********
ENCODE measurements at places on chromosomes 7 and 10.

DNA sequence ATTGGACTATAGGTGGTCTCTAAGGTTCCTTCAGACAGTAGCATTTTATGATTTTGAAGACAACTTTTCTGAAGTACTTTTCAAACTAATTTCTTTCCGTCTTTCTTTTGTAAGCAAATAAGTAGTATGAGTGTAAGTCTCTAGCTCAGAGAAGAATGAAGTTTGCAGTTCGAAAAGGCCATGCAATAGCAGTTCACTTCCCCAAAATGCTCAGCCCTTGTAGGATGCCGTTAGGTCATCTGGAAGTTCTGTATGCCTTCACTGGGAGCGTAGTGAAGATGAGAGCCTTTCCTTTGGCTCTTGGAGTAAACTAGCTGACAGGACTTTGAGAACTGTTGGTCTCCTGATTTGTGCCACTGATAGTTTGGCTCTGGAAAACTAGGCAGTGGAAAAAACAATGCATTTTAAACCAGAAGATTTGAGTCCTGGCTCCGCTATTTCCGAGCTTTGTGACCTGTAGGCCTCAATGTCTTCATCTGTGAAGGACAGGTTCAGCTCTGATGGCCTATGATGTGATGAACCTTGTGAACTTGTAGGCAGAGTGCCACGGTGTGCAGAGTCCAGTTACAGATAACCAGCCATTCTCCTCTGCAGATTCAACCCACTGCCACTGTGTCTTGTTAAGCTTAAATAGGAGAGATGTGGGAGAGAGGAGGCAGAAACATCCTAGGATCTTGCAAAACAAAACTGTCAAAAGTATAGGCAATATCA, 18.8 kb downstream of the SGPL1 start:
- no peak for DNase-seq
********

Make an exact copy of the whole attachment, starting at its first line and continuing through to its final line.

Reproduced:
ENCODE measurements at places on chromosomes 7 and 10.

DNA sequence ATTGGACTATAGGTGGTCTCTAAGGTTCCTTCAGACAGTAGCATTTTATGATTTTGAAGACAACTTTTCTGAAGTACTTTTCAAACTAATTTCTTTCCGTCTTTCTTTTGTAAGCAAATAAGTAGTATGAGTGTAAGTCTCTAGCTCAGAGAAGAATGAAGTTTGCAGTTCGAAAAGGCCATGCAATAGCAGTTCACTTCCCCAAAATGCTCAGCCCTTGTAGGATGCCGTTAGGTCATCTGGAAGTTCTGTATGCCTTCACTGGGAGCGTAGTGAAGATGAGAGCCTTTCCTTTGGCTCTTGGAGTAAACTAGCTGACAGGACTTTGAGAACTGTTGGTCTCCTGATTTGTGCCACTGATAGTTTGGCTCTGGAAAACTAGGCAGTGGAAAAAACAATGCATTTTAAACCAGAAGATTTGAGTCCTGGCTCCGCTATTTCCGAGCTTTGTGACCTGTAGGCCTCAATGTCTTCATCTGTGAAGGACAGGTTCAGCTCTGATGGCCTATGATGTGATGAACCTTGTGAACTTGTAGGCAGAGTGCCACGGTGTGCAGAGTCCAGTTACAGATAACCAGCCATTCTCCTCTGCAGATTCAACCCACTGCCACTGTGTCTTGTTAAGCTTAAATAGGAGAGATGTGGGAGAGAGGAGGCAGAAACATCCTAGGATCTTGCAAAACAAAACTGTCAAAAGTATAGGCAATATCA, 18.8 kb downstream of the SGPL1 start:
- no peak for DNase-seq